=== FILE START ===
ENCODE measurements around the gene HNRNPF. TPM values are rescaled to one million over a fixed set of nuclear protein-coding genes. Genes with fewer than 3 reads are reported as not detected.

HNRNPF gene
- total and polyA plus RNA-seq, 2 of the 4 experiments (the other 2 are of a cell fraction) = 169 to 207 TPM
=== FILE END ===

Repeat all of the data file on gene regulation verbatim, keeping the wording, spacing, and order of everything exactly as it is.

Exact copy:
ENCODE measurements around the gene HNRNPF. TPM values are rescaled to one million over a fixed set of nuclear protein-coding genes. Genes with fewer than 3 reads are reported as not detected.

HNRNPF gene
- total and polyA plus RNA-seq, 2 of the 4 experiments (the other 2 are of a cell fraction) = 169 to 207 TPM